The mode of action of daptomycin against Staphylococcus aureus

Abstract number: 1732_164

Hobbs J., Miller K., Read N., Chopra I.

Objectives: The Silverman model for the mode of action of daptomycin (DAP) is based on the leakage of potassium ions (K+), membrane de-energisation and subsequent cell death without lysis. However, it is unknown whether loss of K+ is sufficient to cause cell death. In this study we determined the kinetics of both cell death and lysis of S. aureus treated with DAP to establish any relationships between the two.

Methods: Time-kill experiments were performed at various concentrations of DAP to determine the kinetics of cell death and samples were taken and prepared for scanning and transmission electron microscopy (EM). Culture samples were taken at intervals and the extracellular and intracellular amounts of ATP determined. The extracellular and intracellular levels of b-galactosidase (b-gal) in a S. aureus strain expressing b-gal in its cytoplasm were also measured.

Results: The time-kill experiments show DAP to be rapidly bactericidal at 32 mg/L. DAP at 4 mg/L shows a bacteriostatic effect for the first 60 min and then becomes slowly bactericidal. There is evidence for dose-dependent leakage of ATP and b-gal from cells treated with DAP, but this leakage occurs at very different rates. After 30 min of treatment with DAP at 32 mg/L, 90% of the total ATP has been released but only a negligible amount of b-gal. The percentage of b-gal released increases steadily over a period of hours, reaching 40% after 6 h and 90% after 24 h. After 30 min of treatment with DAP at 4 mg/L, 50% of the total ATP has been released and this amount continues to increase steadily. The leakage of b-gal is less apparent and after 24 h the cells have released less than 30%. The EM images show some cellular disruption in the first hour after DAP treatment, with this damage becoming more apparent and widespread over the following hours. The images clearly show that the rate and extent of cellular lysis is dose-dependent.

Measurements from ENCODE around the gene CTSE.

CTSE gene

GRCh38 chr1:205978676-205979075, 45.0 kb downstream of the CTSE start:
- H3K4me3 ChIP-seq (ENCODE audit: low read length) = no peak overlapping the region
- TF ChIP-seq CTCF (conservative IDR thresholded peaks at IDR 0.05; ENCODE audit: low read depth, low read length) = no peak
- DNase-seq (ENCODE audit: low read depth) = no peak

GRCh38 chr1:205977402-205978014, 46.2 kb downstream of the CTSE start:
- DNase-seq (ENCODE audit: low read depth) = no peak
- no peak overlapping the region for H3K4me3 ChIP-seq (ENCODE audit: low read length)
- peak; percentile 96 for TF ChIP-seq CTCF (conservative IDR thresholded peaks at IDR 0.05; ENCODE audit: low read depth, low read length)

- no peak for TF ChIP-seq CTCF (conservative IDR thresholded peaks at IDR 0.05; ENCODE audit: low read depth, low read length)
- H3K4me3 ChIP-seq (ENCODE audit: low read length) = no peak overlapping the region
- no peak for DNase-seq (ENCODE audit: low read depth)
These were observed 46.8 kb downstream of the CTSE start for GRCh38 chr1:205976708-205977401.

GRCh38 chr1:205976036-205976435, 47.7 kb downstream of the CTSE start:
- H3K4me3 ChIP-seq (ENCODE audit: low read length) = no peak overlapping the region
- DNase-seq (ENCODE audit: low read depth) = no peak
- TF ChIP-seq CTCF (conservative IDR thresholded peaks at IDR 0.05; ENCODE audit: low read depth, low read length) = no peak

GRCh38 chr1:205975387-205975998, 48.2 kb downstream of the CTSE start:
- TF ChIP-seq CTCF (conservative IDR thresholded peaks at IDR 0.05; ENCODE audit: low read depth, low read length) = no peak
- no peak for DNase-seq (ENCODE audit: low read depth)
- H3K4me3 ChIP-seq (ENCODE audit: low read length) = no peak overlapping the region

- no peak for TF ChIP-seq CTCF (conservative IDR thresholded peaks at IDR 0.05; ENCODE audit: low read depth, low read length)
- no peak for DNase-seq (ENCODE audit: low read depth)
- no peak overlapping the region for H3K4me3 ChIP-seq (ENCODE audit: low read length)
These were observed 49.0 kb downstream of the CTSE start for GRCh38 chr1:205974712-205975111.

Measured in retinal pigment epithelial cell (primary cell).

Conclusion: Our findings support the Silverman model for the mode of action of DAP and the hypothesis that it can cause rapid cell death without whole cell lysis. We have, however, shown that cell lysis does occur over time, through both EM images and the leakage of large amounts of b-gal. Our findings, while upholding the Silverman model, suggest that it is too simple to conclude that cell death is due only to loss of K+ and membrane de-energisation. The rapid loss of ATP would be an equally likely cause of cell death.

Session Details

Date: 31/03/2007
Time: 00:00-00:00
Session name: European Society of Clinical Microbiology and Infectious Diseases
Location: ICC, Munich, Germany
Presentation type:
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